When it comes to other references such as books, the same does apply. A book doesn't go missing like a link, but it may be difficult for people to find the referenced book.

Finally, with respect to doing clean-up; I think it's great if you revise and improve your own answers from time to time, but I don't think it is a good idea to completely revise other people's answers. Small improvements are ok of course, but removing parts of an answer because you yourself feel it is long is a big no.

  • +1, Generally agree. What I meant not just providing link but extracting the point and providing a link than long quotes followed by a discussion point followed by long quotes / explanation, etc. Also when quoting you have to read the whole quote where the point may need only a phase od sentence as a discussion point which is relevant. By the time you come to the end you are sometimes exhausted / overloaded. Commented Sep 11, 2014 at 7:47

You didn't identify any specific questions with this problem, so I can only answer in general.

I hope that an answer may include:

  1. Some text written by you: your own thoughts in your own words, your answer to the question, even when your thoughts are informed by (are a paraphrase of) some scripture; if you don't do that, and only quote or reference scripture, a reader might not understand how that scripture is relevant to the question
  2. A citation/reference (perhaps a hyperlink) to some relevant scripture; because a good answer doesn't only express your personal opinion (people are trying to ask questions about "Buddhism", not only asking about your own personal opinion)
  3. A quote from the referenced scripture; you don't have to quote the whole scripture, maybe just quote enough of it so that someone who is reading your answer will understand why you referenced that scripture, and how that scripture (or which part of that scripture) is relevant to the question.

In a longer answer, this structure may be repeated; perhaps something like:

Text written by you. This reference says,

Quoted extract from the first reference.

More text. Another reference says,

Quote from the second reference.

Another quote from the second reference.

Further text. Etc...

I suppose the ideal is some kind of middle way between two extremes: the two extremes being 'not quoting at all' and 'quoting everything'.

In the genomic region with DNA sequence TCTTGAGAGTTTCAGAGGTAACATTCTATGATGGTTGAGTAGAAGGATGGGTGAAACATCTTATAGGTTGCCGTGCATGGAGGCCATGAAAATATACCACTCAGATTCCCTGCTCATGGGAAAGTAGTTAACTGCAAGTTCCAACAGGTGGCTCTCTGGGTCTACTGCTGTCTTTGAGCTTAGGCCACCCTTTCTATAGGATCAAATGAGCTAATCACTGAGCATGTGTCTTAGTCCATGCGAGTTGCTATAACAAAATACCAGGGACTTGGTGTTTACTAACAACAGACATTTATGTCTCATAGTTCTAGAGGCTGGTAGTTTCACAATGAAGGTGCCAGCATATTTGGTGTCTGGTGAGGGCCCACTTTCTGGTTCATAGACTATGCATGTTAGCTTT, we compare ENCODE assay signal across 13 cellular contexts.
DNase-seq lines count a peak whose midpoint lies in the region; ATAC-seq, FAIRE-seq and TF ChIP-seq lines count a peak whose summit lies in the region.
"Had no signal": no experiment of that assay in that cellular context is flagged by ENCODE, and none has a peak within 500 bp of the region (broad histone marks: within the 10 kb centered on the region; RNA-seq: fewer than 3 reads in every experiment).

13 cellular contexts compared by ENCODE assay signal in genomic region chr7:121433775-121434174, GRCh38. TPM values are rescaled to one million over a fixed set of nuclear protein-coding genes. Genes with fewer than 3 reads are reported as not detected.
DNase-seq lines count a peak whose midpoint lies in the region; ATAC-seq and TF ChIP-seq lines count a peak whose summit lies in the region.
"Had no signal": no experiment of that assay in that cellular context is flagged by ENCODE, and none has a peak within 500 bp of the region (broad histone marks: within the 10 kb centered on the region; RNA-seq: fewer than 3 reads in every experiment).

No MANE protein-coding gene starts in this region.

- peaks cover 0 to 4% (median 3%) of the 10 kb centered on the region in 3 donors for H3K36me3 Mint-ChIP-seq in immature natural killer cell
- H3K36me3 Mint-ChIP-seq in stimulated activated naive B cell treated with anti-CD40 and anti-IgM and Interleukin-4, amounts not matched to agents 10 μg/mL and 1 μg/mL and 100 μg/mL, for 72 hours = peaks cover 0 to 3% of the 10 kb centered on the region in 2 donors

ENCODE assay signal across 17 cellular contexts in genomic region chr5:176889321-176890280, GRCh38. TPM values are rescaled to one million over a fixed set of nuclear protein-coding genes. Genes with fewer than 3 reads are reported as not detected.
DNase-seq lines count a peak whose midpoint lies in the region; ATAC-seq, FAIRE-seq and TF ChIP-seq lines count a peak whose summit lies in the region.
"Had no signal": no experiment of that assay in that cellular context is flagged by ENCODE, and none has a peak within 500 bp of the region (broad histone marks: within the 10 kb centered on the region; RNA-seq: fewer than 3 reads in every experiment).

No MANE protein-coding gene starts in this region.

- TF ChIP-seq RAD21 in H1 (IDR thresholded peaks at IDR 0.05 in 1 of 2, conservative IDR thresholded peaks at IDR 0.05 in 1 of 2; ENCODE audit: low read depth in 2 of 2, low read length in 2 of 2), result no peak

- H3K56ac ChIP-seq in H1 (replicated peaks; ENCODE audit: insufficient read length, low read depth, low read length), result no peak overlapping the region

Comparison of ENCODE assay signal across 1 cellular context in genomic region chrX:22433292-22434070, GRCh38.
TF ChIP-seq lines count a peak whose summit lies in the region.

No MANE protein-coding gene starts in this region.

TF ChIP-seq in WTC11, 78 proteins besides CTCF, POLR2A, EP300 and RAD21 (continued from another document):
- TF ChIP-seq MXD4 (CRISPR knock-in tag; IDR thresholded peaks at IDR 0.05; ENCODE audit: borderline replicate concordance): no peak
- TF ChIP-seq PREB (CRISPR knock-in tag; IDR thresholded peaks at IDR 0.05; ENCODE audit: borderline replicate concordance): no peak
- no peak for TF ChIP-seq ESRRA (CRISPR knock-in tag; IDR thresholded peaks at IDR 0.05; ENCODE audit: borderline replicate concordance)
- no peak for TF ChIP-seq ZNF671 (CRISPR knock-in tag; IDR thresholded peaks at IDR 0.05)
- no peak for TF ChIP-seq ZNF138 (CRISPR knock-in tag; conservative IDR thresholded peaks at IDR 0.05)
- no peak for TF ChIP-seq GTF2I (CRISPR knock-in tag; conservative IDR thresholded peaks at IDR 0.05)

Quoting some of the scripture is useful:

  • Readers can see why the scripture is relevant to the question
  • The scripture's words are a better answer to the question than yours are
  • A quote within your answer remains even if the reference disappears because of Link rot
  • The scripture may be long and only a little of it directly relevant to the question; quoting the relevant part identifies which part within the scripture is relevant
  • It allows people to read and understand your answer in its entirety (including quotes and not just references) without reading the references or before they read the references.

I don't mean this as an invariable rule: some good answers have little or no text, some good answers have a reference but no quote (there are also answers which quote without referencing).

If the OP is suggesting that answers should reference, but need never quote at all, that would be going too far.

  • I am saying you should quote by all means but should be like a foot note in a book. I.e., towards the end in most cases. If you have 5 lines of quotes, one line discussion 10 lines quotes, 2 lines discussion then it is difficult to fish around for the relevant facts. Also some question are more of a copy and past job than taking the trouble to get the facts / points communicated. I do not want to reference the question as not to create a negative vibe. Commented Sep 11, 2014 at 13:42
  • Also I have never seen another site which quotes this much. Average answer lengths are shorter. Also, quoting should be to support your claim not the be all and end all. Commented Sep 11, 2014 at 13:45

May be one way would be to push the quotations and explanation towards the end of the write up. Someone needing this can read it it desired. Keep a summary of the relevant points extracted towards the top.

  • I prefer quotes which are integrated with the answer. It's important (for clarity) to show how and why they're connected to and part of the answer. IMO these quotes should also be no longer than necessary, and less than the whole page being referenced (unless the reference is short e.g. a dictionary definition or a short sutta). The length of the quote affects whether it seems to me to be fair use. If you put one or more references at the end of the answer, in that case maybe links are sufficient with no need to quote them.
    – ChrisW Mod
    Commented Apr 6, 2017 at 16:03
  • My preference is otherwise and I plan to tick to this format when it makes sense to me. Commented Apr 7, 2017 at 11:31